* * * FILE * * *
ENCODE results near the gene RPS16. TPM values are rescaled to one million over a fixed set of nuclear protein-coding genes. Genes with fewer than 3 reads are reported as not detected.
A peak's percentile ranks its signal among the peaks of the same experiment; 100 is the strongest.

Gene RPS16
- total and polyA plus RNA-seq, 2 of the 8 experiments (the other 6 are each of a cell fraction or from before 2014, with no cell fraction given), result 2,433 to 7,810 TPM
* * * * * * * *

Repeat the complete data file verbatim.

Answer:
ENCODE results near the gene RPS16. TPM values are rescaled to one million over a fixed set of nuclear protein-coding genes. Genes with fewer than 3 reads are reported as not detected.
A peak's percentile ranks its signal among the peaks of the same experiment; 100 is the strongest.

Gene RPS16
- total and polyA plus RNA-seq, 2 of the 8 experiments (the other 6 are each of a cell fraction or from before 2014, with no cell fraction given), result 2,433 to 7,810 TPM